The PD cycler 102 includes various other features not described in detail herein. Further details regarding the PD cycler 102 and its various components can be found in U.S. Patent Application Publication No. 2007/0112297, which is incorporated by reference herein.

FIGS. 5 and 6 are perspective views from the membrane side and rigid base side, respectively, of the cassette 112, and FIG. 7 is an exploded, perspective view of the cassette 112. As shown in FIGS. 5-7, the cassette 112 includes the tray-like rigid base 156, the flexible membrane 140, which is attached to the periphery of the base 156, and the magnetically attractive dome-shaped members 161A, 161B, which are disposed in recessed regions 163A, 163B formed by the hollow projections 154A, 154B of the base 156. The recessed regions 163A, 163B of the base 156 cooperate with the flexible membrane 140 to form the pump chambers 138A, 138B when the cassette 112 is compressed between the door 108 and the cassette interface 110 of the PD cycler 102 resulting in the flexible membrane 140 being pressed against raised ridges 165A, 165B that extend from the base 156 and surround the recessed regions 163A, 163B. In particular, the volumes between the membrane 140 and the hollow projections 154A, 154B that form the recessed regions 163A, 163B of the base 156 serve as the pump chambers 138A, 138B.

Flat rear surfaces of the dome-shaped members 161A, 161B are attached (e.g., thermally or adhesively bonded) to the inner surface of portions of the membrane 140 overlying the pump chambers 138A, 138B. The dome-shaped members 161A, 161B are shaped to generally conform to the recessed regions 163A, 163B of the base 156 of the cassette 112.

The dome-shaped members 161A, 161B include internal magnetically attractive, steel plates 162A, 162B that cause the dome-shaped members 161A, 161B to be attracted to the magnetic actuators 133A, 133B of the PD cycler 102. Due to this construction, the actuators 133A, 133B can be used to advance the dome-shaped members 161A, 161B toward the base 156 and thus decrease the volume of the pump chambers 138A, 138B, or to retract the dome-shaped members 161A, 161B away from the base 156 of the cassette 112 and thus decrease the volume of the pump chambers 138A, 138B. Decreasing the volume of the pump chambers 138A, 138B causes fluid (e.g., about 12-13 ml of fluid) to be expelled from the pump chambers 138A, 138B via fluid outlet ports 169A, 169B, while increasing the volume of the pump chambers 138A, 138B causes fluid (e.g., about 12-13 ml of fluid) to be drawn into the pump chambers 138A, 138B via fluid inlet ports 171A, 171B.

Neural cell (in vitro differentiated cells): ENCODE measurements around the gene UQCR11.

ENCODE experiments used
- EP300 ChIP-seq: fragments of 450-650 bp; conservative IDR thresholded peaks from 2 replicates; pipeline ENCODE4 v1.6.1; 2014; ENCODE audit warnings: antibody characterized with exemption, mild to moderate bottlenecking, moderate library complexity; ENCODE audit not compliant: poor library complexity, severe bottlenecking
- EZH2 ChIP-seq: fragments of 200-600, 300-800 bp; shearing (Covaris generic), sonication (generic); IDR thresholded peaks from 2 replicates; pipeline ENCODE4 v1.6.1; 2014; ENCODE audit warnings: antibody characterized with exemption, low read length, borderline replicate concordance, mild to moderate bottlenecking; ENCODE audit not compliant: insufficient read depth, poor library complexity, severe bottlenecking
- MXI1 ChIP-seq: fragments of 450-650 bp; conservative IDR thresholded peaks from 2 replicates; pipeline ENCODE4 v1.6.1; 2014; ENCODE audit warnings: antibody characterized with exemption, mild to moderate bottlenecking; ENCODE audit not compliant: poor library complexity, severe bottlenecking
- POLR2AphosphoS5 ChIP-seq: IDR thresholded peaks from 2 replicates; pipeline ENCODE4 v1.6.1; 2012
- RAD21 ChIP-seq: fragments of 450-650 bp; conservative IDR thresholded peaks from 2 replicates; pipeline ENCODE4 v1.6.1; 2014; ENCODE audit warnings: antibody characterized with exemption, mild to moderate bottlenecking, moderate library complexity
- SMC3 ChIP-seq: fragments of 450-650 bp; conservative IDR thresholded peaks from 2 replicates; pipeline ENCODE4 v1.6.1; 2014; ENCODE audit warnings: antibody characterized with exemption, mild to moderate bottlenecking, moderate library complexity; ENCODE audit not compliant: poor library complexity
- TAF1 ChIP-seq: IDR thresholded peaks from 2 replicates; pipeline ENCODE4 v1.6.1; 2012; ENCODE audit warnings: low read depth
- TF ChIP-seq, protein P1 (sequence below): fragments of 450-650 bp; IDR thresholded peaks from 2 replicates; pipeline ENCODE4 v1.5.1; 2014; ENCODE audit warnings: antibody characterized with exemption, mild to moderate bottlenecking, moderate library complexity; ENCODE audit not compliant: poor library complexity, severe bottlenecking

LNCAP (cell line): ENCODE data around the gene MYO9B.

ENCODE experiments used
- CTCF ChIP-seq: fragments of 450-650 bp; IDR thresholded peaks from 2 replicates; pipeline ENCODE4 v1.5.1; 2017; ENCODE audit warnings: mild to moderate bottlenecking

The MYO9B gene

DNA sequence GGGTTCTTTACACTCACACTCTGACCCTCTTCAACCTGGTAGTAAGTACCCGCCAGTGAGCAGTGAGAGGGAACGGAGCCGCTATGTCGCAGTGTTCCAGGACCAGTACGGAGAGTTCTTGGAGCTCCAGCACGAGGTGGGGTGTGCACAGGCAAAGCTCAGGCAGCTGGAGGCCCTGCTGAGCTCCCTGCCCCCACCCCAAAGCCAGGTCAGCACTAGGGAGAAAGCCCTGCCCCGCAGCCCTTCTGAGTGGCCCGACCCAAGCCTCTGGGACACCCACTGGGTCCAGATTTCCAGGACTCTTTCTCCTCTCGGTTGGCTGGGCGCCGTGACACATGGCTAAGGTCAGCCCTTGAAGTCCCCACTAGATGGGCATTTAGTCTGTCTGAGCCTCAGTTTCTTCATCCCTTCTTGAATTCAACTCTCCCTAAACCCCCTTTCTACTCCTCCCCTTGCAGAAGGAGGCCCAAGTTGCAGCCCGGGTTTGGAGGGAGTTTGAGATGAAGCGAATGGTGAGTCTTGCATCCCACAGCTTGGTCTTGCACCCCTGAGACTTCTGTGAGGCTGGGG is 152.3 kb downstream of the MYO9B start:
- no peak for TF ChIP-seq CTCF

FIG. 8 shows a perspective, cross-sectional view of the dome-shaped member 161A. The other dome-shaped member 161B is identical to the illustrated dome-shaped member 161A and thus, for simplicity, is not shown here. As shown in FIG. 8, the dome-shaped member 161A includes a dome-shaped polypropylene portion 173A, a polypropyline bio-fine film 175A, and the magnetically attractive steel plate 162A sealed between the polypropylene portion 173A and the polypropylene film 175A. The polypropylene materials used for the dome-shaped portion 173A and the film 175A are biocompatible. Due to the construction of the dome-shaped member 161A, bodily fluids of a patient will only contact the biocompatible polypropylene portion 173A and the biocompatible polypropylene film 175A, and not the steel plate 162A.

To construct the dome-shaped member 161A, a pre-form of the dome-shaped portion 173A is first formed using an injection molding technique. The steel plate 162A is then positioned within a recess of the pre-form of the dome-shaped portion 173A, and the assembly of steel plate 162A and the preform are subjected to an overmolding technique in which the steel plate 162A is disposed and securely held within a mold into which molten polypropylene is injected. The injected molten polypropylene is allowed to solidify and form the remainder of the dome-shaped portion 173A, which partially encapsulates the steel plate 162A. The circumferential region of the steel plate 162A, as shown in FIG. 8, is deformed away from the plane of the main portion of the plate such that the molten polypropylene is allowed to flow around and encapsulate the circumferential region of the steel plate 162A to securely retain the steel plate 162A. The polypropylene film 175A is then placed over the steel plate 162A and the dome-shaped portion 173A, and the circumferential edge region of the polypropylene film 175A is laser welded to the circumferential edge region of the dome-shaped polypropylene portion 173A. This laser weld creates a liquid-tight seal and thus seals the steel plate 162A in a liquid-tight manner between the polypropylene film 175A and the dome-shaped polypropylene portion 173A.